The economy of Bosnia and Herzegovina is still largely transitional. Successive governments have pursued structural and market reforms since conflict ended in the mid-1990s, but privatization has been slow and government spending remains high at roughly 50% of GDP. The coordination of economic policy is made considerably more difficult by the highly decentralized nature of the government and its ethnically-based power-sharing arrangement.
However, the country shows stable macroeconomic performance, and the national currency (the convertible mark – BAM or KM) has a fixed exchange rate pegged to EURO to ensure confidence.
BiH, as part of its efforts to accede to the WTO, has made major trade policy reforms to bring practices in full conformity with WTO requirements and eventual membership in the EU. GSP which designated Bosnia and Herzegovina as a beneficiary country under the United States Generalized System of Preferences (GSP) program, under which more than 3,400 products are eligible for duty-free entry to the United States.
Compared to regional and EU countries, where corporate taxes range from 20 to 25%, Bosnia and Herzegovina has significantly the lowest corporate tax rate (10%) and general VAT rate of 17%.
According to the Central Bank of Bosnia and Herzegovina, the total merchandise trade is estimated at 25,55 billion BAM in 2016. Bosnia and Herzegovina has a diverse export sector, and industry making a relatively high share in economy. Bosnia and Herzegovina is specialized in mineral products, metals, timber, steel, lead, zinc, aluminium); timber; manufactured goods (furniture, domestic appliances, and leather goods); and accounted for 40 percent of the former Yugoslavia’s military production.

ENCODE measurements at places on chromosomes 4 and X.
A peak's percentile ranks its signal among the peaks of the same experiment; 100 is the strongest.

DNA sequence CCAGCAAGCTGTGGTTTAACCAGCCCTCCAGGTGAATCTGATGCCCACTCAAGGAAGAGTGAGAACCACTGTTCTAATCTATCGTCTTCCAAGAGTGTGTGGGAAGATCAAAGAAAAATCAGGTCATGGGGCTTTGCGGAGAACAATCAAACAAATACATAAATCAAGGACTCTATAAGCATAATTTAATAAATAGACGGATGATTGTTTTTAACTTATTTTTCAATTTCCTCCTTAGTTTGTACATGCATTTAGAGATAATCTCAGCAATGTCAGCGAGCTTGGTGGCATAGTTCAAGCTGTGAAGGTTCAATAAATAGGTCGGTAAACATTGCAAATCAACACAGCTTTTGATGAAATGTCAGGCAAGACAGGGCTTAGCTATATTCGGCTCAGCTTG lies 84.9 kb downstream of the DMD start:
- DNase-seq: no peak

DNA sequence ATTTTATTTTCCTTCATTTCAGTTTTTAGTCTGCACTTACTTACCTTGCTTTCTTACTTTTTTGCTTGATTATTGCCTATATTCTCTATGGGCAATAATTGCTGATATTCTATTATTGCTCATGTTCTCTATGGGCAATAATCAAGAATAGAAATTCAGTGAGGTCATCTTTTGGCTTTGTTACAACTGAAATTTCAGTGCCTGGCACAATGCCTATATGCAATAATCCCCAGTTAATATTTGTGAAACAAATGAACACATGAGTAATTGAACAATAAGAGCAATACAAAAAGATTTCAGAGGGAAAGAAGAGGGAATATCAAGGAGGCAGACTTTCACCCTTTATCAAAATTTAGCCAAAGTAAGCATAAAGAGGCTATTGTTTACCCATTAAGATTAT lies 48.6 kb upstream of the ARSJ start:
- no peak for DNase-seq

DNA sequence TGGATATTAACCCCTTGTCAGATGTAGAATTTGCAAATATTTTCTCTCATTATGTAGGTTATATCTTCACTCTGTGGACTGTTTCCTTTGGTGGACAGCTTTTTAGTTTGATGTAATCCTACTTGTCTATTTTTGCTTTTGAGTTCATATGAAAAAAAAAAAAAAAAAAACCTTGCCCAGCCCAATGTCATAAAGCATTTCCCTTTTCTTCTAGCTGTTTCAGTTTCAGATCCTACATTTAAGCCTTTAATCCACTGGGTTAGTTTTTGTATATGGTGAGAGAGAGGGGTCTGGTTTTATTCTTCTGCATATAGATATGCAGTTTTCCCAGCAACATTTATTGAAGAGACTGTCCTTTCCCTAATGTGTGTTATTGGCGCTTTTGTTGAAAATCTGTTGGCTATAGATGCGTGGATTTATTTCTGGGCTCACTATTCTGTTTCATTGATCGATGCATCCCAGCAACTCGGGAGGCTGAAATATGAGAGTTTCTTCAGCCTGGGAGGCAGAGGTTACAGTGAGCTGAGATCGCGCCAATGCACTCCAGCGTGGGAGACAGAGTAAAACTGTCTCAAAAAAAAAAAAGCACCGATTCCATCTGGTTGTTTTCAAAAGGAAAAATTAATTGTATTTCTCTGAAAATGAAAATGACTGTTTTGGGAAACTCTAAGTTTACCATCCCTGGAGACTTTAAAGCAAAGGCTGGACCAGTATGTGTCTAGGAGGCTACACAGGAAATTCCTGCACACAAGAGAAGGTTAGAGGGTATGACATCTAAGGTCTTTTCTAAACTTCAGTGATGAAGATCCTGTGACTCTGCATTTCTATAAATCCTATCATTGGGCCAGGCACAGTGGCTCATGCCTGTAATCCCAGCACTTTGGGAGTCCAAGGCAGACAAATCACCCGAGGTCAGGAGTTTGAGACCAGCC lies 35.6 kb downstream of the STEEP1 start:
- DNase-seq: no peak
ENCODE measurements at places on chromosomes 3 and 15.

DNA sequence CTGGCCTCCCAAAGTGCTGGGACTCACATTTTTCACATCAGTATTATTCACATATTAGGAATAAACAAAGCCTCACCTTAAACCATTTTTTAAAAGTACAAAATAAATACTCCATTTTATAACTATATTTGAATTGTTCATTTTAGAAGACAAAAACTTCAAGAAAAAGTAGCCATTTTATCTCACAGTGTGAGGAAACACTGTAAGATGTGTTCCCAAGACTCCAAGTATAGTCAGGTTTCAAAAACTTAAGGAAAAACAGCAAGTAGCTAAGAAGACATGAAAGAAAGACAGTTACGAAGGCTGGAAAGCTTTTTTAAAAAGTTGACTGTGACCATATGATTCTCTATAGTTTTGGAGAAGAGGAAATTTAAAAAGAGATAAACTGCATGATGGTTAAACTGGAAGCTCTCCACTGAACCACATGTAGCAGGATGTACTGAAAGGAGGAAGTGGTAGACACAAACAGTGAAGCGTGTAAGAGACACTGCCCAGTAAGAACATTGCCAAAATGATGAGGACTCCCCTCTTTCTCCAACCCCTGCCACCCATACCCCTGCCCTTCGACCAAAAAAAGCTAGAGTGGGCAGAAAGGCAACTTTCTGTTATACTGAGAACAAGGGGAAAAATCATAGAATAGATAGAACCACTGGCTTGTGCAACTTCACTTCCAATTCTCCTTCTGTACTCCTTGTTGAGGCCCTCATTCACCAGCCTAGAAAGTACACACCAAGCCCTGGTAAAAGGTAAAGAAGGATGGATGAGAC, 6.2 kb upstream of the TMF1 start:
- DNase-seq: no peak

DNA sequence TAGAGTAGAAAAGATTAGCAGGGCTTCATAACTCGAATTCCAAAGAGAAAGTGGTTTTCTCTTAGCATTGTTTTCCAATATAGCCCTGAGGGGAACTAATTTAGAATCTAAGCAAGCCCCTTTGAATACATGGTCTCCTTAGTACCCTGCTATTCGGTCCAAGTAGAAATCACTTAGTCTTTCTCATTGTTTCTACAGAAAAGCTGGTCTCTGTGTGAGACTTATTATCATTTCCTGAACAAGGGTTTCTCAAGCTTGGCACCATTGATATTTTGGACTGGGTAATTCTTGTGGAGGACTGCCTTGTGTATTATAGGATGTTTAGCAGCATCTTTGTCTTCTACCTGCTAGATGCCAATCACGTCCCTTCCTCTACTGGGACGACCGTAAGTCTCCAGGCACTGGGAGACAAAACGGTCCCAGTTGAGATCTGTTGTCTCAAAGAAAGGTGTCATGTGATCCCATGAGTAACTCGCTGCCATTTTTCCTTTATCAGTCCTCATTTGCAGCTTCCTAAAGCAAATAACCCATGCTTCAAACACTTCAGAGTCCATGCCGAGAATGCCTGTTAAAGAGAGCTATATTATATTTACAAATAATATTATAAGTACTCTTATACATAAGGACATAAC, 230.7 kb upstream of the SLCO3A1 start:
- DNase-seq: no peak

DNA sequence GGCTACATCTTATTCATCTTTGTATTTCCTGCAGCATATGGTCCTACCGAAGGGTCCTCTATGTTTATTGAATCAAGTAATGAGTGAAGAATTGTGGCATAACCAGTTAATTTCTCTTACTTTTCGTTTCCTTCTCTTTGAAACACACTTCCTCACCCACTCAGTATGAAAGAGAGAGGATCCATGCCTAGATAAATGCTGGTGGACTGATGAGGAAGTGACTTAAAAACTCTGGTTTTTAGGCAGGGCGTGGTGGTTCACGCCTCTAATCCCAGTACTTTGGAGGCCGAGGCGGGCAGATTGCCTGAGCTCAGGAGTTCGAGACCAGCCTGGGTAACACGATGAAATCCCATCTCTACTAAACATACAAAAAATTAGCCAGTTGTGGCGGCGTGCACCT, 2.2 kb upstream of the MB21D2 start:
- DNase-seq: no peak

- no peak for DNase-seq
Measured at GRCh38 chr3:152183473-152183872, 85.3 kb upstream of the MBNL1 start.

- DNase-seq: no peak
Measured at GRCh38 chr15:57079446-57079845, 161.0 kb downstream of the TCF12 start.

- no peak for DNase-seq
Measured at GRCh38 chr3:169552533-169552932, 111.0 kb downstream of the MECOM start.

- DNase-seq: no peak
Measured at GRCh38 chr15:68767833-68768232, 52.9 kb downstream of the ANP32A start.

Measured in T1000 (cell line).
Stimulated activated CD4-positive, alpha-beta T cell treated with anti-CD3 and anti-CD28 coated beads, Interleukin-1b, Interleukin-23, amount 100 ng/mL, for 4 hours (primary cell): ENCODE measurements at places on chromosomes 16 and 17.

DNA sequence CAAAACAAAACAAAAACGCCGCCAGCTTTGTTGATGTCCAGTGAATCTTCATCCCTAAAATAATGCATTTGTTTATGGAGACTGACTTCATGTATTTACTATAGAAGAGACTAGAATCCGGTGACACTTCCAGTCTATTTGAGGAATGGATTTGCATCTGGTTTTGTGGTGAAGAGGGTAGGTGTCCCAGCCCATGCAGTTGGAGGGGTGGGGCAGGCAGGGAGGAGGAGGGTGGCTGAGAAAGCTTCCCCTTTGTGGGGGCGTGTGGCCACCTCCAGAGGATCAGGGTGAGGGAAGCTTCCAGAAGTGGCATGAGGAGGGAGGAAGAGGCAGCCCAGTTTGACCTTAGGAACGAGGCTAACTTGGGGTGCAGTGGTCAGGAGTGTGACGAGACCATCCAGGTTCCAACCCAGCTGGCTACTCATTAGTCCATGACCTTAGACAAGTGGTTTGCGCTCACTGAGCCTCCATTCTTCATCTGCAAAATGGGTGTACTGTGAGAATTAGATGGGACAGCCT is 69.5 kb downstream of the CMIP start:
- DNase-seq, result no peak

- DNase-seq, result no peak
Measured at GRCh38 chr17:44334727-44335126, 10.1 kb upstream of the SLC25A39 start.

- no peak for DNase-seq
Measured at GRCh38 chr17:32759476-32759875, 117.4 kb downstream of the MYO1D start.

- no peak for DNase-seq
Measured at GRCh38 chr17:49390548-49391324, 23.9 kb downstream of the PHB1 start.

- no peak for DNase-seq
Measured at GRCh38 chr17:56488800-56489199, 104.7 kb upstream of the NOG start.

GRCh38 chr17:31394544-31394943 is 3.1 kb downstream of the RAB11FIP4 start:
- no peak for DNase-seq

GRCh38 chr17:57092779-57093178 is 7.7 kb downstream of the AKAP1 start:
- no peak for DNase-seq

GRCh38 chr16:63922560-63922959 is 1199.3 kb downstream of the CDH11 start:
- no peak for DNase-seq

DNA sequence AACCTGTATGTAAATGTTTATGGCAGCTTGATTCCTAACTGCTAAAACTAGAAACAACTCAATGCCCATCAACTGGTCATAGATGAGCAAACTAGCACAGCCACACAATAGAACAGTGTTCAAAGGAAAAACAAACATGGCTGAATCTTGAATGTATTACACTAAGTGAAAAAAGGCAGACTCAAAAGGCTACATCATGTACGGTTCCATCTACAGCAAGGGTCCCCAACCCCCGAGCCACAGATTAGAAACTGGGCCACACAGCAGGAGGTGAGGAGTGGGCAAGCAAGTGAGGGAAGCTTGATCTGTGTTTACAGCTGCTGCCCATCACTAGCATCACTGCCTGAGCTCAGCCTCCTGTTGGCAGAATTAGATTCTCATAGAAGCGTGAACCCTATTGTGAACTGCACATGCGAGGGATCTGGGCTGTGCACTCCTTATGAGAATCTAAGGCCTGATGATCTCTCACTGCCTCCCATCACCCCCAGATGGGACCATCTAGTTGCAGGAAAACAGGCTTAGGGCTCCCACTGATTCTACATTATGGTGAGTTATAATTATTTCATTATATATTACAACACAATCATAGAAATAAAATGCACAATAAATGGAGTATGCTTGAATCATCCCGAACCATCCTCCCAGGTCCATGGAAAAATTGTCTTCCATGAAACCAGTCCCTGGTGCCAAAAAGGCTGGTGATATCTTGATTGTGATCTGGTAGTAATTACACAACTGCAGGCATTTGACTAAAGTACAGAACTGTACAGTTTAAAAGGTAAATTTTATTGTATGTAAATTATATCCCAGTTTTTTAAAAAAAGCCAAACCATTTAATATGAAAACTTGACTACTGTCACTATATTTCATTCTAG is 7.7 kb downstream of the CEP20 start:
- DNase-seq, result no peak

Due to its climate (moderate continental in the North, Alpine in central parts, and Mediterranean at South), and geographical position with predominantly mountainous terrain, Bosnia and Herzegovina has abundance of natural resources. Bosnia and Herzegovina is among richest in Europe in terms of forests extent which encompasses an area of 3,231,500 hectares, i.e. 63% of the total country area, with quality of wood that is among the highest in Europe. Thus, wood industry is one of the strongest export oriented sector in B&H. In 2016, total B&H exports of wood products were BAM 1,188,865,450 which is an increase of 12% compared to 2015. The wood sector is the only major manufacturing sector with a multiple positive foreign trade balance (361% in 2016). The wood sector is employing almost 30,000 people in B&H. Bosnia and Herzegovina has an enormous hydrological potential and resources, fertile soils, valuable deposits of minerals such as coal, iron ore, bauxite, copper, lead, zinc, chromite, cobalt, manganese, nickel, clay, gypsum, salt, sand…
Energy is one of the fastest growing industries and contributors to overall industry production growth. It represents 32.63% of share in total industry.
Out of total area of 5.113 million hectares of the country, 47% represents agriculture land. However, large parts of the country are mountainous (66% of the territory is considered mountainous or hilly) and only 20% (approx. 1.0 million ha) is suitable for intensive farming. High availability of grassland and mountainous pastures suggests a potential advantage for production of livestock and dairy products. The structure of the agricultural sector is characterized by small sized family farms. Agricultural production in Bosnia and Herzegovina is dominated by crop production, with livestock production representing less than one third of the total output. The economically most important sub-sector of the country’s agriculture is vegetables. Of considerable importance are also fresh cow milk, maize and potatoes.